Wednesday, October 15, 2008

Material World

I read this afternoon that Liz Rosenberg confirmed that Madonna and Guy Richie are planning a divorce. The first thing I thought of was a poem by Sharon Olds, "Summer Solstice, New York City." This is how the poem begins:
By the end of the longest day of the year he could not stand it,
he went up the iron stairs through the roof of the building
and over the soft, tarry surface
to the edge, put one leg over the complex green tin cornice
and said if they came a step closer that was it.
I pictured Madonna in her English castle, surrounded by telephones and assistants and stylists and hairstylists and makeup artists and emails and photos to approve or not approve, five or six syringes full of liquid pink B12 rubber-banded together on the side table. I saw her surrounded by her estimated $400 million net worth, by her three children, each born to a different father, by her rows upon rows of Givenchy and Gautier couture. I saw her there, now at the end of her longest day of the year, and saw that she could not stand it.

I don't know if it seems shallow, or naive, or melodramatic, but I feel really sad for her. I'm sure it sucks for him, too--but I don't know him very well. I've known her my whole life--or whatever her she has constructed for us to know in the last twenty-five years--but so what? What, in the end, is the difference? She was there when my my mother pulled the VCR's plug out of the wall after she heard Madonna say 'Fuck' ten times in the Blonde Ambition Tour. She was there when I realized that I was maybe moving a little too gayish in my gym class when 'Open Your Heart' came on the radio. She was there when I was walking across the Christopher Street Pier, 'Express Yourself' on my iPod--the sunset and the moon and I felt like anything was possible.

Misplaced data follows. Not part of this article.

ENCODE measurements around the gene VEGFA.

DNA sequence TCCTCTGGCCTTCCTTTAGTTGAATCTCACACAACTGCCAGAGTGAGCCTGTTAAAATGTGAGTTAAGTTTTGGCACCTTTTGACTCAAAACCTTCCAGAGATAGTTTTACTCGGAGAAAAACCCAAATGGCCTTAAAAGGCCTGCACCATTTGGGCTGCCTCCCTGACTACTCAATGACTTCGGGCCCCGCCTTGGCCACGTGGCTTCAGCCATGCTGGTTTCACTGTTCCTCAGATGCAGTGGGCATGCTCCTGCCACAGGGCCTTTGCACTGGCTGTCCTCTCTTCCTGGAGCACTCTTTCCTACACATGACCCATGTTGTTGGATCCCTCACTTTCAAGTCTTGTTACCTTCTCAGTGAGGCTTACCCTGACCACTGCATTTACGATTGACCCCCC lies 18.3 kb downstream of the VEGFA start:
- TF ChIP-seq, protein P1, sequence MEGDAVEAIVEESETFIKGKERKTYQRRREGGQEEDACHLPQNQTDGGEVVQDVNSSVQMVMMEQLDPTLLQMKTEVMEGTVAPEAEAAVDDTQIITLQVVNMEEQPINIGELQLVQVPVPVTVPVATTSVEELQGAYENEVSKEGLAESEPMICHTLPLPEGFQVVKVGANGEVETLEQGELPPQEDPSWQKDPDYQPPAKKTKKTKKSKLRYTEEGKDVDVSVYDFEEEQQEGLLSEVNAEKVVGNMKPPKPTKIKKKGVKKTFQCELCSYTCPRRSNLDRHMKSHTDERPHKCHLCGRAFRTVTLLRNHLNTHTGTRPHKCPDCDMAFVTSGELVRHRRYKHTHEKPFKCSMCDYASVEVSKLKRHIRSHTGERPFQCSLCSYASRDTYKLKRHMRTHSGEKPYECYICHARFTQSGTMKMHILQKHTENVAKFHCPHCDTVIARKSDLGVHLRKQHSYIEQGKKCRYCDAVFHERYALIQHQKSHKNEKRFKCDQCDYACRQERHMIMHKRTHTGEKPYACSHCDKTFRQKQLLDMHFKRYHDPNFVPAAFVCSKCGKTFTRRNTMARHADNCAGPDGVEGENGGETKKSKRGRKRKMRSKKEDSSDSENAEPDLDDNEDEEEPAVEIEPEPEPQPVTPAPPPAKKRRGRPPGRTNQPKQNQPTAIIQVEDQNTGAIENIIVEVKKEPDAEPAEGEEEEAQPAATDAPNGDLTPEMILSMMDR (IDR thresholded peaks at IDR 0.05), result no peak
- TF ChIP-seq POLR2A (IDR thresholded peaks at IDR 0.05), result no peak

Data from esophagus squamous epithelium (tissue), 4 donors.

I thought of Ms. Olds' poem because it speaks to the subtext of suicide--and also of divorce--which is the fundamental question we, humanity, always carry around, and that is: "If she can't do it, how can I?"

Oh, Madonna, we love you, get up.


Sam J. Miller said...

i love sharon olds so much

your mom said...

Madonna created, indeed sought, her own destiny. My concern is for her children--the vulnerable victims of her calamities. Will you love them?

Jason said...

Unfortunately, I feel about as bad for Madonna as I do for the guy who scratches his Ferrari on a homeless guy's shopping cart full of cans. She has made her bed, and I'm sure there's a line miles long of young, not-as-famous, guys with accents waiting to take Guy's place lying in it.

I feel bad for people wiped out by hurricanes, polar bears, and Guy Richie Fan Club (if there is a such a thing). Call me a sennic, but Madonna has had her share of sunshine. It has to rain sometime.

Jane Kokernak said...

Are you feeling sad for Madonna, or for you?

This reminds me of when JFK, Jr. and his wife, Carolyn, went missing over Nantucket Sound and before their private plane was found. This was the summer of '99. For days, I was obsessed about them being rescued, really obsessed. I look back on that time in my own life, and wonder if I myself was wanting to be rescued.

rob said...

Oh Lee, I love you for paying tribute to Frank O'Hara, get up.